About The Caucasus

The Caucasus, a mountainous isthmus of land sandwiched between the Black Sea and the Caspian Sea, is a region that includes parts of six countries – Russia, Georgia, Azerbaijan, Armenia, Turkey and Iran. It is home to the Greater and Lesser Caucasus Mountains, two of the world’s great mountain ranges and home to the highest peaks in Europe. 

People have been crossing these mountains for millennia. Relics of the Persian, Ottoman and Russian Empires are abundant, due to a long history of invasion and occupation by successive imperial powers, as well as the region’s position as a major junction on the Silk Road trading routes of old.

But the region has also preserved a diverse cultural heritage and distinct identity of its own, boasting the earliest recorded evidence of wine-making more than 8,000 years ago, and the first peoples to officially adopt Christianity as a state religion, as well as countless ethnic groups and more than 40 indigenous languages – a density surpassed only by Papua New Guinea and the Amazon Rainforest.

At first glance, however, most obvious to the adventurous traveller are the dramatic natural landscapes of the Greater and Lesser Caucasus Mountains, two of the most fierce and impenetrable ranges in the world, which form two distinct geological corridors. The richness of biodiversity within the folds of these mountains has resulted in the region becoming a ‘hotspot’ for conservationists, biologists, birdwatchers and botanists alike, ranging from high-altitude grasslands and permanently-snowcapped crags, to coniferous and deciduous forests on the mid-altitude slopes, to shrubby plateaus and swamp forests at lower elevations. Of the 6,500 plant species found in the Caucasus, approximately 25 percent exist nowhere else on earth. And there is a strikingly varied complement of fauna, including wolf, brown bear, Caucasian leopard, jackal, lynx, hyena, gazelle, and the iconic Bezoar goat.

On paper, such a region would appear to offer world-class adventure and exploration opportunities for the intrepid and responsible outdoor enthusiast. Despite this, the region remains relatively little-visited, and the benefits of responsible enjoyment of geography remain unrealised. Access to wilderness areas is difficult due to a lack of reliable, recent and detailed data. The best available topographic maps are Soviet-made military maps dating back to before the Cold War, unavailable to the public and decades out of date. Public domain aerial imagery is inconsistent and often at too low a resolution to be useful to the hiker. Open-source mapping varies enormously in accuracy and completeness, often having been created by untrained hobbyists from second-hand sources.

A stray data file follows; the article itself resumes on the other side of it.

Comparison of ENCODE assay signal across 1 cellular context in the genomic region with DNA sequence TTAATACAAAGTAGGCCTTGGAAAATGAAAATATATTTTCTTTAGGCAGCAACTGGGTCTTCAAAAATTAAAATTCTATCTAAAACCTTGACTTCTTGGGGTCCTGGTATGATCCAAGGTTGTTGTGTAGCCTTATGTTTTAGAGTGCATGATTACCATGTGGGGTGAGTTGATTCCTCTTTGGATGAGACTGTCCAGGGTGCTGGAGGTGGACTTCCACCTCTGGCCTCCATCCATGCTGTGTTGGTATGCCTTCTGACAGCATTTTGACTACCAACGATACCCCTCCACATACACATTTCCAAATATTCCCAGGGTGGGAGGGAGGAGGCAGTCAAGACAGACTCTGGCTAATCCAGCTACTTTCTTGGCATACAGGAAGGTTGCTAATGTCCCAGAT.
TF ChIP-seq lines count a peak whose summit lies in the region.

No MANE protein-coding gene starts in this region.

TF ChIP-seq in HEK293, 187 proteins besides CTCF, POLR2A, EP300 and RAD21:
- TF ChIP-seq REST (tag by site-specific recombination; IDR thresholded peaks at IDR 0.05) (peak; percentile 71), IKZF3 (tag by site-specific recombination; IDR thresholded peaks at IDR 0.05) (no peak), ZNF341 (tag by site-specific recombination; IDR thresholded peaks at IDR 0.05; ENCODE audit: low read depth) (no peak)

It is this broad-reaching problem of access to the outdoors across the modern-day nations of the Caucasus – a real barrier to an appreciation of geography and thus a responsible and caring attitude towards nature and the wilderness – that the Transcaucasian Trail aims to solve.

A note on names and disputed territories:

The parts the Caucasus mountain range in Russia are known as the North Caucasus and the countries of Azerbaijan, Georgia, and Armenia, are referred to collectively as the South Caucasus. The Transcaucasian Trail network will link together national parks in the South Caucasus. While the name “Transcaucasian Trail” is evocative of Transcaucasia, a historical name for the South Caucasus which means “the other side of the Caucasus,” we prefer Transcaucasian Trail to be interpreted as “across the Caucasus,” as in Trans-Siberian Railway or the Trans-Canada Trail.

There are two disputed territories in the South Caucasus: Abkhazia and South Ossetia. The TCTA takes no position on the status of these territories, and the representation or lack of representation of these territories or their borders on any maps on this website should not be interpreted as a position on their status. In general, we use maps that fit our practical needs, such as Google Maps, OpenStreetMap, and MapBox, which may represent the borders and territories of the region differently.